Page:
When you make changes based on tests, closely monitor key metrics to ensure continuous improvement and quickly find and fix unintended consequences.

Testing is an iterative process of forming hypotheses, running tests, applying insights, and generating new test ideas. The best practice is to engrain it in your product development process and make it something your team does regularly.

## T-test best practices

Using a t-test is relatively simple. However, there are a few things to keep in mind to ensure valid and reliable results, including:

• verifying your data meets the required assumptions
• setting an appropriate significance level, such as 0.05 or 0.01
• using large enough sample sizes
• ensuring groups are randomly sampled or assigned
• considering using data transformations if the data is heavily skewed or has outliers
• reporting confidence intervals
• validating with other tests
• examining and reporting effect sizes
• using analysis tools properly
• combining t-tests with qualitative insights, past research, and business knowledge

Following these best practices will help increase the real-world usefulness of your t-test results. The goal is to run tests that enable you to make product changes that positively affect your users and overall bottom line.

## Run reliable t-tests with Amplitude

Amplitude Experiment provides tools to rigorously analyze your experiment data—including t-test capabilities. Establish if the results you saw during product tests are statistically significant and use the insights to help guide your development.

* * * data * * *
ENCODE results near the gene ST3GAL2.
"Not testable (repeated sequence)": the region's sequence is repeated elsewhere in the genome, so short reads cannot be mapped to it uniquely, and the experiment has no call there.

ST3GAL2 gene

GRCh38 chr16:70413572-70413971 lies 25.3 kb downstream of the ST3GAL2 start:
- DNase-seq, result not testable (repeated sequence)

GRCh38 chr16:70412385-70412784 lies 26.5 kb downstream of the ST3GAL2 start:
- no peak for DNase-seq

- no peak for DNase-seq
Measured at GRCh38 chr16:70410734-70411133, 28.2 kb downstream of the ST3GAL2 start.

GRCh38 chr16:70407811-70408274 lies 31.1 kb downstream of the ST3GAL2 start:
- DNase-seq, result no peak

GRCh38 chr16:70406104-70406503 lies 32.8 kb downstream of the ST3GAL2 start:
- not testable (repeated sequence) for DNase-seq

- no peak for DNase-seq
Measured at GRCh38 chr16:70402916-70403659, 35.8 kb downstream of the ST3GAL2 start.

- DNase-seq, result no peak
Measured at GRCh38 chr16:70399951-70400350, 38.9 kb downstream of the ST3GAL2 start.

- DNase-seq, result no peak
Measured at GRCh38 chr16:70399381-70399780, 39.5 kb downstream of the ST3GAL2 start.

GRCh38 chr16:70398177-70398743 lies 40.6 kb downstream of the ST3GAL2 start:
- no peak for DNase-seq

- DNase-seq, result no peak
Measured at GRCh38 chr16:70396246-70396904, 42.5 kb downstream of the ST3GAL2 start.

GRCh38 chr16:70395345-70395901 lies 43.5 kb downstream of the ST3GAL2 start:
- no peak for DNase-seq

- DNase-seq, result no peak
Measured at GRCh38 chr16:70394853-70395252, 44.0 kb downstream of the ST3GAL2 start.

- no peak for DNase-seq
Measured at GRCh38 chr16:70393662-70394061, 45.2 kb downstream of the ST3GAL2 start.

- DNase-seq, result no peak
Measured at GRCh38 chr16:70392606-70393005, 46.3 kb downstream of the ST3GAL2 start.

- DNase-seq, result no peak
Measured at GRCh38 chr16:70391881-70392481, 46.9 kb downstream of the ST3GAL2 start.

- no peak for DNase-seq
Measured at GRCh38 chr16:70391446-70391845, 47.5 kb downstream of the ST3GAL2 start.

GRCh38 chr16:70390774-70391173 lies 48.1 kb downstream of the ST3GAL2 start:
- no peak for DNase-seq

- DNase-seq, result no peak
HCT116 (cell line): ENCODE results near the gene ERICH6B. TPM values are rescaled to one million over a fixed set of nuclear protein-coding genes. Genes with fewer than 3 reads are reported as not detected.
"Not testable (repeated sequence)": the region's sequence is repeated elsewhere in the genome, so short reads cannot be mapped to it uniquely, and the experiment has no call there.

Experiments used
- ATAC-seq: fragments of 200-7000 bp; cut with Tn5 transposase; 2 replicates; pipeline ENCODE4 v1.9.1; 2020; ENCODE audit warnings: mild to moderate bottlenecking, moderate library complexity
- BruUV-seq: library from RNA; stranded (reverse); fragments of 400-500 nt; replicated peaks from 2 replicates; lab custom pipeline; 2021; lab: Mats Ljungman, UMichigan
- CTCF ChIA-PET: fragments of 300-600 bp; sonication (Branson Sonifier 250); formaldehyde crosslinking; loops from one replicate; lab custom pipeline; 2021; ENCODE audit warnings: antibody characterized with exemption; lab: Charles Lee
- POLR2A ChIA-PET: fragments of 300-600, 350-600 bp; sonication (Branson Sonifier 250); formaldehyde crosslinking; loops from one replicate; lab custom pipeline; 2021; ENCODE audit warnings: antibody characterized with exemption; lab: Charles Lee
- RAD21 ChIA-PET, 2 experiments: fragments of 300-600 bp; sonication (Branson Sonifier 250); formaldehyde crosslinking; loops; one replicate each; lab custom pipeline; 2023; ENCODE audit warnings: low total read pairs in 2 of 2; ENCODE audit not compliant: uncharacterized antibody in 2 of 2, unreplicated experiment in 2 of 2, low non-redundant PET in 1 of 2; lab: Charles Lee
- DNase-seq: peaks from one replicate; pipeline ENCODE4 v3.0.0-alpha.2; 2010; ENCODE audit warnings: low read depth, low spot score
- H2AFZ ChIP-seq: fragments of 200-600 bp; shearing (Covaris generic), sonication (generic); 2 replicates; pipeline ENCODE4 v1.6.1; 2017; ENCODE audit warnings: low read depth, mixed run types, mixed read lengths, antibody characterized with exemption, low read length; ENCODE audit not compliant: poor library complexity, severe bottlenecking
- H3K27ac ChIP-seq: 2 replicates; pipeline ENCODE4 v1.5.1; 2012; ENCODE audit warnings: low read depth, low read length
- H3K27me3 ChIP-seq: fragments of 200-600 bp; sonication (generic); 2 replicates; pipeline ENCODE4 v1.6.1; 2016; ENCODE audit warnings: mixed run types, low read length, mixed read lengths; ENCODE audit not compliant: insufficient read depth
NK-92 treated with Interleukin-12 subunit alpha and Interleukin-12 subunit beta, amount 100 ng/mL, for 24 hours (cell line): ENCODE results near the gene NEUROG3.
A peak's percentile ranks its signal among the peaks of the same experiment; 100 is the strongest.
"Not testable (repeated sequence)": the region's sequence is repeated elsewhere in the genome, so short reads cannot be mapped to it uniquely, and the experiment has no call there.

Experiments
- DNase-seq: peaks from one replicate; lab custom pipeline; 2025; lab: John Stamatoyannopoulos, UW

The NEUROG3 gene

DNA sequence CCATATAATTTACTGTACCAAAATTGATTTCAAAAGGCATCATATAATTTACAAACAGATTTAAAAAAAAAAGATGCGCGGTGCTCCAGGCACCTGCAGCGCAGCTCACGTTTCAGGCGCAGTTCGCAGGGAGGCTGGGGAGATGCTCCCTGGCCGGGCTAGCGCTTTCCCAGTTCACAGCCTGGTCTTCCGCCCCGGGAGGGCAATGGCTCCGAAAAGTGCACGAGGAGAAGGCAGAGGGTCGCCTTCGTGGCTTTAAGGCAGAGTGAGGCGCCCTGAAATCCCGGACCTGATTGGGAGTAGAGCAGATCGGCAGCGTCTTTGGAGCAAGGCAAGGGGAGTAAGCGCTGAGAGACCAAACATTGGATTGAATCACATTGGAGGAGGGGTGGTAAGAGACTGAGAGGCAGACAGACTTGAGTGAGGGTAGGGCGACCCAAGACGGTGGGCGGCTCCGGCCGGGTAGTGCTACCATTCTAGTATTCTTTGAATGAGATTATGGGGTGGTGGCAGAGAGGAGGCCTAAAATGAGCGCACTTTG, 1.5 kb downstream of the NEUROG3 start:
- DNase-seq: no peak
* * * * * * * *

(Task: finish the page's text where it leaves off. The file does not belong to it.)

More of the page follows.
Easily run t-tests, including one-sample, two-sample, and paired. Simply select the required inputs, like your metrics, user segments, time ranges, and any grouping you want to test. Amplitude will then automatically calculate the relevant t-statistics, degrees of freedom, and p-value.

Beyond the statistical output, Amplitude enables you to visualize significance levels on charts, making it easy to see which differences between variations are meaningful.

Combining statistical testing and product data in one platform helps streamline experiments. Conduct and analyze your A/B tests, feature launches, and other experiments to make better, data-driven product decisions.

Implement changes with confidence. Get started with Amplitude today.